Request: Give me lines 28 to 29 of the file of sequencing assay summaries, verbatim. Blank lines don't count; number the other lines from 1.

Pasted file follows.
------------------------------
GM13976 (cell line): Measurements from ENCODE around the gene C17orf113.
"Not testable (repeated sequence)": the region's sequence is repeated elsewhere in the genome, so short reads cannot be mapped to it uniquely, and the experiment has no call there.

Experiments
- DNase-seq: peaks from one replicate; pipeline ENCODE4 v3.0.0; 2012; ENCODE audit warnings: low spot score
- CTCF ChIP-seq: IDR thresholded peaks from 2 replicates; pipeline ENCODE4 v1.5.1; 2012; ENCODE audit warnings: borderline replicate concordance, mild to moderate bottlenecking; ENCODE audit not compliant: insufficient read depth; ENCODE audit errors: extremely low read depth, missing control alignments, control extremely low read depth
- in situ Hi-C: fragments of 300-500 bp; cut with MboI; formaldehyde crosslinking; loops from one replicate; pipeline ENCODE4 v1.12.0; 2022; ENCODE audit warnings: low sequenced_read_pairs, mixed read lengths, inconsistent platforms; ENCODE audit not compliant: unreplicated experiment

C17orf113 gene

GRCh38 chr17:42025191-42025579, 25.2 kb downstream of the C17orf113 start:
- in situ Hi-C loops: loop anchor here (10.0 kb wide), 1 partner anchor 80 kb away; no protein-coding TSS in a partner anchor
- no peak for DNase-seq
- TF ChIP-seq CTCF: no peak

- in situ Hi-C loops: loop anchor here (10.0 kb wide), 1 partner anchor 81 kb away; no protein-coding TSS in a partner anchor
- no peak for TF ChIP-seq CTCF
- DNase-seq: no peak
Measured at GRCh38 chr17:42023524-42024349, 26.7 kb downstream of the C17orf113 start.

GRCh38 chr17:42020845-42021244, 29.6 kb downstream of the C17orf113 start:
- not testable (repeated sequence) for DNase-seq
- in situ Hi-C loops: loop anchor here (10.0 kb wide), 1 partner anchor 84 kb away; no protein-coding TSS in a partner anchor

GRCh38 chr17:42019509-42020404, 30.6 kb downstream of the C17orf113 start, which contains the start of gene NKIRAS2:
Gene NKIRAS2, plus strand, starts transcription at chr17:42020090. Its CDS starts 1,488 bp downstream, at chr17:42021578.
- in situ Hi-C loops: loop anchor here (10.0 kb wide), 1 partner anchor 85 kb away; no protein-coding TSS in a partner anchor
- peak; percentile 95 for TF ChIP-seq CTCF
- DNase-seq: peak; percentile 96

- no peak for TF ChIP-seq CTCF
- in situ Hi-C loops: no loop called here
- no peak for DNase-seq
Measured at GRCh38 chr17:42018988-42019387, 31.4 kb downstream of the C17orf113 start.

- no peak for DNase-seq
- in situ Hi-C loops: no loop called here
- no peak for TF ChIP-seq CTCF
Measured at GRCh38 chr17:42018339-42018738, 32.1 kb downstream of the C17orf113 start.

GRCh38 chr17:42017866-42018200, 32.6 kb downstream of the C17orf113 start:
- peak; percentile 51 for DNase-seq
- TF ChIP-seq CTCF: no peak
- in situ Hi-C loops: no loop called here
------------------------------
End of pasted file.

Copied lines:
- no peak for DNase-seq
- in situ Hi-C loops: no loop called here